And why shouldn't he be so pleased? Derek wondered bitterly, glaring down at his broom. "I have to finish this," he called back, not bothering to look up again, nor to point out other, more obvious reasons he wouldn't want to go along.

"Suit yourself. We'll be down by the old mill if you want to join us when you've finished." With that, Gabriel ran around behind the house. Derek could hear him ducking through the bushes that lined the back side of the lawn and disappearing into the shaded forest as he called after his friends who had gone ahead of him.

After all the years Derek had known him, Gabriel never seemed to change. The other boy had a thoughtless childishness that both intrigued and repulsed him.

Sweeping the last of the dirt off the last step, Derek sat down, arching his back and stretching his arms. That done, all he had left was to trim the hedges by the carriage house and feed the horses.

I might be done before it gets too late, he mused, standing and walking around the opposite side of the house from where Gabriel disappeared.

He walked by the carriage house to the small shed that stood behind it, fishing around his pocket for the key. Once he found it, Derek opened the door and stood the broom by the wheelbarrow. He stepped inside, forgoing any relief the shade might offer to the humidity that clung to his clothes. The stench of rotting boards choked him. Squinting into the dark, he lifted the shears off their hook then turned to leave, pulling the door behind him and closing the latch.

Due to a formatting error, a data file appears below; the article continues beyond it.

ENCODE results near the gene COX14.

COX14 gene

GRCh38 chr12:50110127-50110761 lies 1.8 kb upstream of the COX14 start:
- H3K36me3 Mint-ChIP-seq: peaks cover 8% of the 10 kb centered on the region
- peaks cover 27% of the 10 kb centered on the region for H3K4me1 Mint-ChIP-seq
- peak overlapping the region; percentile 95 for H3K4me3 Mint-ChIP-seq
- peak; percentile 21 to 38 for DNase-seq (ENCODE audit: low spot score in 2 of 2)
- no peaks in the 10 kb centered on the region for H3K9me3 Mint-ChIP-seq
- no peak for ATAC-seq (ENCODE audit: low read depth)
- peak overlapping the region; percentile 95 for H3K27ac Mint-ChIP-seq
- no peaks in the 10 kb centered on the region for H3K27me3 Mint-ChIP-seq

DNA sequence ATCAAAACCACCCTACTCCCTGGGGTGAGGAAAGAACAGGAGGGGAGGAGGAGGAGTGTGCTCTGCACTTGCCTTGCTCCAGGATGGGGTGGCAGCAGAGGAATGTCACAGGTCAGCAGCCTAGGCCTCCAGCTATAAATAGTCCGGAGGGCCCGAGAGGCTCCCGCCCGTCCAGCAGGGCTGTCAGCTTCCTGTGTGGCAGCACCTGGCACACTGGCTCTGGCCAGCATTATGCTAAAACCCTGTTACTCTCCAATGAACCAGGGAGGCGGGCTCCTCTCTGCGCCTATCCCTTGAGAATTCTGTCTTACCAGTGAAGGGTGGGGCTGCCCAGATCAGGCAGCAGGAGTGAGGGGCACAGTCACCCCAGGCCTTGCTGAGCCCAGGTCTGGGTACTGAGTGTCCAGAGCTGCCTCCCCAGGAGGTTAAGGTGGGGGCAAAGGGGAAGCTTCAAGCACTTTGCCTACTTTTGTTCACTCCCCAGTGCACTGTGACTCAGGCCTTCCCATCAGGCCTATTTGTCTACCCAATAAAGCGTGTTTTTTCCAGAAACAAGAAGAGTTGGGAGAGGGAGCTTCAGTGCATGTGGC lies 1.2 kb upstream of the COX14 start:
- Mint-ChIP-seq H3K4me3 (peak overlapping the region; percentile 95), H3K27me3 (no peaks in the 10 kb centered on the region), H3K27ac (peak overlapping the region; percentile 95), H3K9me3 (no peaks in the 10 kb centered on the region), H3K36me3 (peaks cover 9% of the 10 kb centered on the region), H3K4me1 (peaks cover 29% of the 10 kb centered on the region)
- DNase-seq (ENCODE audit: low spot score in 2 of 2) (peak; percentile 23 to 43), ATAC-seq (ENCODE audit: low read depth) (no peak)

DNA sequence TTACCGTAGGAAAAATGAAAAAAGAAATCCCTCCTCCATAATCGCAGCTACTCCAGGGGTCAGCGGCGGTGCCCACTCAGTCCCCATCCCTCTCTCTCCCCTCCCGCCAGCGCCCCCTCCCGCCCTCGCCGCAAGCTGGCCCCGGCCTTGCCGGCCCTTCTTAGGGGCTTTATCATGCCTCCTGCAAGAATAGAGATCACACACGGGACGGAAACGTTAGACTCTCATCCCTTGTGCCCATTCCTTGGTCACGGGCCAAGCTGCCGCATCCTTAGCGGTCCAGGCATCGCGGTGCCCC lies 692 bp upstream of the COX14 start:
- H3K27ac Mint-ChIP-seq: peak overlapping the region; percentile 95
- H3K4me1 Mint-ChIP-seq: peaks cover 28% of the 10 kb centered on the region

The distant babbling of running brook water floated up from the forest in the thick heat that settled over the grounds. It was the only sound aside from a soft song rising from the open front window as Beth, the slave woman who tended the house, bustled by with her cleaning rag and bucket. She seemed to be the only person the oppressive weather had not completely stifled, though her voice sounded muffled and wilted in the humidity. Even the overly enthusiastic cardinal that always perched on the apple tree outside Derek's bedroom window wasn't in the mood to sing.

Despite the weather, Derek couldn't help noticing that everyone around the housed seemed to be in a better mood than usual, though he couldn't have said why.

Perhaps, he mused dryly, it's because no one is getting yelled at today. That was something rare indeed.

Beginning to hum tunelessly once more, Derek made his way around the hedges, clipping back the stray branches that had started shooting out with the first heavy rains of the season.

Mud holes along the drive were evidence of the spring as much as the green on the apple and dogwood trees. White blossoms were coming out in small bunches here and there on the honeysuckle bushes that stood around the small pond to the right of the carriage house, drawing bees out of their hives, and the violets that grew across the side field were bright and healthy.

An hour later, Derek was back in the shed, putting the shears in their place. Only the horses to feed then he could sneak away to the river—